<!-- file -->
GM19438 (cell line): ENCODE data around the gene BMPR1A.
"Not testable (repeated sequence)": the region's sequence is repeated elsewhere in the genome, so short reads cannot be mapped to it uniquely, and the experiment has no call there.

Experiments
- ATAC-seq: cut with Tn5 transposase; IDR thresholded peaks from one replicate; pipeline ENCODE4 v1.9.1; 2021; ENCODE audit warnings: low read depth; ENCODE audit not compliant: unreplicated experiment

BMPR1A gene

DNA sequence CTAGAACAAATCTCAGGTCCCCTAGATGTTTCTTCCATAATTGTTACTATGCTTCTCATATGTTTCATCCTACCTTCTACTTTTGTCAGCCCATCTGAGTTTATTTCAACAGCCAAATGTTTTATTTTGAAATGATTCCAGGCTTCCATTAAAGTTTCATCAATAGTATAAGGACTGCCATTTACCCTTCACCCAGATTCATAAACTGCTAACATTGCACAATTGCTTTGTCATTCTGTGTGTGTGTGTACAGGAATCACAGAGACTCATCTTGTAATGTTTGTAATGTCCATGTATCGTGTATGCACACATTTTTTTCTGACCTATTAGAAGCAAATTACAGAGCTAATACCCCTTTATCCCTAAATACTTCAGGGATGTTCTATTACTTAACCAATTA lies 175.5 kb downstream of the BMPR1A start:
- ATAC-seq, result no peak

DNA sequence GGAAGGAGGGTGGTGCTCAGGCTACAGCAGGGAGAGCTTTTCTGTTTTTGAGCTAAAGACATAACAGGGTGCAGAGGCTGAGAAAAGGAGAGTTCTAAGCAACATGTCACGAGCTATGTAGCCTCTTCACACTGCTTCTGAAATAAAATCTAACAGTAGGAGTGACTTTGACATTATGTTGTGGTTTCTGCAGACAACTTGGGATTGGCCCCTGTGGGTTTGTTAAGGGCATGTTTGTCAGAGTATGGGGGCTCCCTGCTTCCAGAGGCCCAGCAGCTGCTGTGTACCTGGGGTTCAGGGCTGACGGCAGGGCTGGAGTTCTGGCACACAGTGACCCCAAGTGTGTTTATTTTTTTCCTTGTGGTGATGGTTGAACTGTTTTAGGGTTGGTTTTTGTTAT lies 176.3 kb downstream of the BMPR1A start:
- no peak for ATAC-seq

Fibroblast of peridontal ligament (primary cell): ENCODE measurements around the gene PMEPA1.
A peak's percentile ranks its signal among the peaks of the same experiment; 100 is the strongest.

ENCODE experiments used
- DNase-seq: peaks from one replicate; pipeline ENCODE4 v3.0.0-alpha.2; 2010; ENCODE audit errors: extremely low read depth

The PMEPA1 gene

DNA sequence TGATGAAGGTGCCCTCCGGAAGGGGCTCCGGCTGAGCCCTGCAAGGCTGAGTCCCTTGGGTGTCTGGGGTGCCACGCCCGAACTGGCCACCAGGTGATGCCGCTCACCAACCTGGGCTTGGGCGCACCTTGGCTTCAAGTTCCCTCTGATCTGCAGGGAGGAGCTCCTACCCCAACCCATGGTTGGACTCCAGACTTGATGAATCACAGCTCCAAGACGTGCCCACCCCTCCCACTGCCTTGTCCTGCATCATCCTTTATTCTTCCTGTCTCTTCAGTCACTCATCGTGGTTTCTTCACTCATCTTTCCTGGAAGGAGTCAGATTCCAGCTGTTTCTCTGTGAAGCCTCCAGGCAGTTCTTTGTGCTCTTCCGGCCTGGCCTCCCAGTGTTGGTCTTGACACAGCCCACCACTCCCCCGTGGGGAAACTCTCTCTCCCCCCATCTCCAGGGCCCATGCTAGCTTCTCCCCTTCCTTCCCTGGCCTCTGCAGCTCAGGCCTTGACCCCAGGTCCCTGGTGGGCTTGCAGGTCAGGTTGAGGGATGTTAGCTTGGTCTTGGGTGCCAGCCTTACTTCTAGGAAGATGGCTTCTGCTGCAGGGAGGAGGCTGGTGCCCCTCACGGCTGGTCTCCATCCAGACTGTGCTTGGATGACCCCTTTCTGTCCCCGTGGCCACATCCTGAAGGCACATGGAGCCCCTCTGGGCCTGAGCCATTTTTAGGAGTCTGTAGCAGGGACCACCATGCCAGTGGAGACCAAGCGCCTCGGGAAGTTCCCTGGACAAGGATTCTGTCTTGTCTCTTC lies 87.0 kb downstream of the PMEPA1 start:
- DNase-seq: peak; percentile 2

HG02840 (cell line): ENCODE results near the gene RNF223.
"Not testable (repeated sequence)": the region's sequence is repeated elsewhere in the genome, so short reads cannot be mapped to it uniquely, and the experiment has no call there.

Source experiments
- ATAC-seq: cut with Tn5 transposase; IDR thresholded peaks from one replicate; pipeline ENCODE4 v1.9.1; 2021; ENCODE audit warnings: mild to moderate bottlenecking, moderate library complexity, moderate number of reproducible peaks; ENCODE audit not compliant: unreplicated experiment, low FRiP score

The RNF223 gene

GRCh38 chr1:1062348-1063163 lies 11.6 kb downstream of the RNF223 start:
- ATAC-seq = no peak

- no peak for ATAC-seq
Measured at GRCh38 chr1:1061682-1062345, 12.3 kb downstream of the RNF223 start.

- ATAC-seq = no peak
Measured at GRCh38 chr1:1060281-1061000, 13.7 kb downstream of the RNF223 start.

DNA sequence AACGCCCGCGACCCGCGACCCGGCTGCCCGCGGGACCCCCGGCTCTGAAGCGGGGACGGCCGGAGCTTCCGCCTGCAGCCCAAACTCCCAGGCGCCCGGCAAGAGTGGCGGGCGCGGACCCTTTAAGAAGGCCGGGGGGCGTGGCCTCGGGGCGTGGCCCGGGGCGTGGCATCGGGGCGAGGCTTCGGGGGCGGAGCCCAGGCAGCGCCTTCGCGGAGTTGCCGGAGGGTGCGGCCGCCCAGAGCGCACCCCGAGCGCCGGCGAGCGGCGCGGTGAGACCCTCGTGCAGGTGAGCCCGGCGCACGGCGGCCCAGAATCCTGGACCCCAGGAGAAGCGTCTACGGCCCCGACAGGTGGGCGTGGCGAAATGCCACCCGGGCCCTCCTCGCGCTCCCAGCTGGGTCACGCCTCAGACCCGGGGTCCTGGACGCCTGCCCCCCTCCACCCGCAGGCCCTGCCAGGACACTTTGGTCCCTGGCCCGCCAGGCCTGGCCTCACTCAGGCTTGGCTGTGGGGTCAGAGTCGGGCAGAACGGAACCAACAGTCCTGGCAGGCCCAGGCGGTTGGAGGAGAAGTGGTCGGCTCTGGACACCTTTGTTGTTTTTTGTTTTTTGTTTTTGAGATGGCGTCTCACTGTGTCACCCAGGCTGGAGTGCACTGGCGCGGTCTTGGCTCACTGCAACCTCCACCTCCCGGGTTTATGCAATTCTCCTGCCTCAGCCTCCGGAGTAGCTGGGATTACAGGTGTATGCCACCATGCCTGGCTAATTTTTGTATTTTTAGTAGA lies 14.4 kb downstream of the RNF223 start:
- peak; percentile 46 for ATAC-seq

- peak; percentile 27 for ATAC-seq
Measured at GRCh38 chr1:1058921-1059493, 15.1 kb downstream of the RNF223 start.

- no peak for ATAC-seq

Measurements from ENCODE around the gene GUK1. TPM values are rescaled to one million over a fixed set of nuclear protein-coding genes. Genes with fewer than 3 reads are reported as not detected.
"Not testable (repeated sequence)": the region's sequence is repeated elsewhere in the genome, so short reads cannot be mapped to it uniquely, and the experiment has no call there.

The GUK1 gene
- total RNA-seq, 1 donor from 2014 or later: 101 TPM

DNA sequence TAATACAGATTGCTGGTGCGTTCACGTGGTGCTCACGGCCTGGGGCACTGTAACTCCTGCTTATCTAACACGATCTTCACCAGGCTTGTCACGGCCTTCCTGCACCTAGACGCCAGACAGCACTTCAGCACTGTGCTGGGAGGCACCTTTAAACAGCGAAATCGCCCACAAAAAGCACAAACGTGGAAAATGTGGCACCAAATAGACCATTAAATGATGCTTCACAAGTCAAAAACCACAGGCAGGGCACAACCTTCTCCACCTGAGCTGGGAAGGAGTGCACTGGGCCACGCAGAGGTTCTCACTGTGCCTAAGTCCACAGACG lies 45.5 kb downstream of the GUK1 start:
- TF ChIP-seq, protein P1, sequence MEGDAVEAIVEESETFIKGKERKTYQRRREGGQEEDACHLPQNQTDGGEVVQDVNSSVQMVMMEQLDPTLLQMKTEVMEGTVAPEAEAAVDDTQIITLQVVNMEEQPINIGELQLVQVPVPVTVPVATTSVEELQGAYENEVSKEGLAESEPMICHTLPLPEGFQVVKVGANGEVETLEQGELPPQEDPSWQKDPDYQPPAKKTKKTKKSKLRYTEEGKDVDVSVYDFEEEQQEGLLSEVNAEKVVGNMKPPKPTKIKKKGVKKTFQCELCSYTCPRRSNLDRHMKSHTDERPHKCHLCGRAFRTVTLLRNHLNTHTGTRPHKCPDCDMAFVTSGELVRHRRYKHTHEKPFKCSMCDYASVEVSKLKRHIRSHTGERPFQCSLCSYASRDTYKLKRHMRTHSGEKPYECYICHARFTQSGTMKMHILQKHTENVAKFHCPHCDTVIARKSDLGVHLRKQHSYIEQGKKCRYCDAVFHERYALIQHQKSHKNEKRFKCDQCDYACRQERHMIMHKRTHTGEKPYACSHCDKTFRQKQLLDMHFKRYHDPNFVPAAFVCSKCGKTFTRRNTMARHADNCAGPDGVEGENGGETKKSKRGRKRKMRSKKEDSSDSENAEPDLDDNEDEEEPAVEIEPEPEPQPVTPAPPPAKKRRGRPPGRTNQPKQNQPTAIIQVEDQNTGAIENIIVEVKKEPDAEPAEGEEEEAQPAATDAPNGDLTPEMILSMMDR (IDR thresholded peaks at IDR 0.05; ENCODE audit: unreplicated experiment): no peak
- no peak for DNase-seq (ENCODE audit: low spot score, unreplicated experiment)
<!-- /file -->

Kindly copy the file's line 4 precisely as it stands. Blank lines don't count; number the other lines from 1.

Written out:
- ATAC-seq: cut with Tn5 transposase; IDR thresholded peaks from one replicate; pipeline ENCODE4 v1.9.1; 2021; ENCODE audit warnings: low read depth; ENCODE audit not compliant: unreplicated experiment